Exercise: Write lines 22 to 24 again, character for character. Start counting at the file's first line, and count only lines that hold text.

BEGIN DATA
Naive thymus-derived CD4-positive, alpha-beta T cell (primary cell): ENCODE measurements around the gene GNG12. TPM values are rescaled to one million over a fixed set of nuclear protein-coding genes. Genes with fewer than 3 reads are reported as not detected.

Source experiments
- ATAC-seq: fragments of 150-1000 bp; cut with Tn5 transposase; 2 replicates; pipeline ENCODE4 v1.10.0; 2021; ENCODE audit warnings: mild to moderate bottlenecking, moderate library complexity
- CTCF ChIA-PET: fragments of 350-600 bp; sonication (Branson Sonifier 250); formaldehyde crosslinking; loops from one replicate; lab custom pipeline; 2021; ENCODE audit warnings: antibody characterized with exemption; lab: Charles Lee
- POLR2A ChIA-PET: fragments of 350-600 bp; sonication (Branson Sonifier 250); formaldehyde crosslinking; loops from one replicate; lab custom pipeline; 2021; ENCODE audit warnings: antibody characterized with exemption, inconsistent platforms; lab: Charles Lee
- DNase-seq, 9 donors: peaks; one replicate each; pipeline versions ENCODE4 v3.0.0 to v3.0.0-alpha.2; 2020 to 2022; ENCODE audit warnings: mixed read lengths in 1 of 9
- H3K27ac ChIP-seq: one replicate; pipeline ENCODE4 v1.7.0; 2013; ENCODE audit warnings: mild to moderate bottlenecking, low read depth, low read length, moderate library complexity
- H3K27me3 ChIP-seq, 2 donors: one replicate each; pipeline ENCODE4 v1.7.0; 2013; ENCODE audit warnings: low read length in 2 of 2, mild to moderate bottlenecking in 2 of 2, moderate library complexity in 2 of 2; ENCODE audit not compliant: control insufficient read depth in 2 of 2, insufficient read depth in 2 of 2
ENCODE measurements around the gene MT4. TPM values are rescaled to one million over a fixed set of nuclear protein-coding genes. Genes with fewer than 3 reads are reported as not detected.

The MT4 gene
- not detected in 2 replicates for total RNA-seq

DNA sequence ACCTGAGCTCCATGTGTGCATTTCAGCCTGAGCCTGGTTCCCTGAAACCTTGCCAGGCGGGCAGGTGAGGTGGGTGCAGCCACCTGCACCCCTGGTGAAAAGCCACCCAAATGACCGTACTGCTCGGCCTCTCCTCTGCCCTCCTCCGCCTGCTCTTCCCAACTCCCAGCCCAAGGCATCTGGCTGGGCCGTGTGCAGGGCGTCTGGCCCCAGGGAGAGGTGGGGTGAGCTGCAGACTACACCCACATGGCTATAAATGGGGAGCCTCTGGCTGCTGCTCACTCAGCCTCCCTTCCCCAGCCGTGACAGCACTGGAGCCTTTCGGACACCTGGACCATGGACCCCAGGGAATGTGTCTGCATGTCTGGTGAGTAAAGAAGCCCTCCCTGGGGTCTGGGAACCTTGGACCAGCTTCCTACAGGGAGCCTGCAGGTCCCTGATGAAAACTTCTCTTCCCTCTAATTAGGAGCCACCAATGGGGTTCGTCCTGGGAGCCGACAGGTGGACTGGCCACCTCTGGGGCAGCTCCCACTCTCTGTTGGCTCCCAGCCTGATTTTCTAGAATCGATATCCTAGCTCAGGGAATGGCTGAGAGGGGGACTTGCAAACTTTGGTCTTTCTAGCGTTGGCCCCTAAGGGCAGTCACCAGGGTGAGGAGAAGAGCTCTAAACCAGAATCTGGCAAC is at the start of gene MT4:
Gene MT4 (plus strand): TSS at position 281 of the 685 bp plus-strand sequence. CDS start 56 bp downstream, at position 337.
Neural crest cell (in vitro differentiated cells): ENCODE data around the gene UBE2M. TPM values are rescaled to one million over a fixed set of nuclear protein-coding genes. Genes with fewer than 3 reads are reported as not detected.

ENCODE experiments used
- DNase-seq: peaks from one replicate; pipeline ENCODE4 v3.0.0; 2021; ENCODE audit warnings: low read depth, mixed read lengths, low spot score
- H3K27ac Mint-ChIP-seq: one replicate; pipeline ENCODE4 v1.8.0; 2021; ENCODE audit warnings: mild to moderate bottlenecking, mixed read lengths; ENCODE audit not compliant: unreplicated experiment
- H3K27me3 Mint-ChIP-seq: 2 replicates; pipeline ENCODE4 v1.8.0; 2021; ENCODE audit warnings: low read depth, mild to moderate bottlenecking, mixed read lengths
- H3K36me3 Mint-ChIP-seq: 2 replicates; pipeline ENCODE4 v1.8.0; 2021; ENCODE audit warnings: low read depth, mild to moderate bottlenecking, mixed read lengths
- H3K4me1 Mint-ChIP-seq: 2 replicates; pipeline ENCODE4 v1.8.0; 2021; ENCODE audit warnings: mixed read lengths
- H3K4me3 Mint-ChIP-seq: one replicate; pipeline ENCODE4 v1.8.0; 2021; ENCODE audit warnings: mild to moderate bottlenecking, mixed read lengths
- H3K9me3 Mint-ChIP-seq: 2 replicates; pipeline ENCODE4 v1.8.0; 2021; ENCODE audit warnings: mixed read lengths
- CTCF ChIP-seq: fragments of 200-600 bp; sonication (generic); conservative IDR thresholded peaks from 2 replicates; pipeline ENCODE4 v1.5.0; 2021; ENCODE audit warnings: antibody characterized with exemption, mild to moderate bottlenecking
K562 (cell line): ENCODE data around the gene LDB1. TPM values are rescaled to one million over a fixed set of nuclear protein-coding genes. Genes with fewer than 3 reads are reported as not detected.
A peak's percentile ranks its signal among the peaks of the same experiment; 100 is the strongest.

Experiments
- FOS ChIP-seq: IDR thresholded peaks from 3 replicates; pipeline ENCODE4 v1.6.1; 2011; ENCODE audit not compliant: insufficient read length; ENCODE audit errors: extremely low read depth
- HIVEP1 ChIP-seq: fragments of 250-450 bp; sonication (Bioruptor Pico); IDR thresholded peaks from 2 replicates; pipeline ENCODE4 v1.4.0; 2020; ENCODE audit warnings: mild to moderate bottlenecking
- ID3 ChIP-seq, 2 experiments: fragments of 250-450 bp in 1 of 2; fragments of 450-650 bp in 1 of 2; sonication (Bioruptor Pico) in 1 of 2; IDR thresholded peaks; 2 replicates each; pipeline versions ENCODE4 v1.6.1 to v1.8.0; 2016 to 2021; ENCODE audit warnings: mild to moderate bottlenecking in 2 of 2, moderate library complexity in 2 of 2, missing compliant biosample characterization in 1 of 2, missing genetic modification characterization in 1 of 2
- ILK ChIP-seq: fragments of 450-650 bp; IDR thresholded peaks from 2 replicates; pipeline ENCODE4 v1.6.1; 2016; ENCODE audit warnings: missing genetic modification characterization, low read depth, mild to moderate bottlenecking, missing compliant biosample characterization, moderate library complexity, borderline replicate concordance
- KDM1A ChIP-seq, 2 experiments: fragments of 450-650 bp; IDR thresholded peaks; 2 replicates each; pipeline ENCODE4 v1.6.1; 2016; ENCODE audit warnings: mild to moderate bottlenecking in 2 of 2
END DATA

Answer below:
- H3K9me3 Mint-ChIP-seq: 2 replicates; pipeline ENCODE4 v1.8.0; 2021; ENCODE audit warnings: mixed read lengths
- CTCF ChIP-seq: fragments of 200-600 bp; sonication (generic); conservative IDR thresholded peaks from 2 replicates; pipeline ENCODE4 v1.5.0; 2021; ENCODE audit warnings: antibody characterized with exemption, mild to moderate bottlenecking
K562 (cell line): ENCODE data around the gene LDB1. TPM values are rescaled to one million over a fixed set of nuclear protein-coding genes. Genes with fewer than 3 reads are reported as not detected.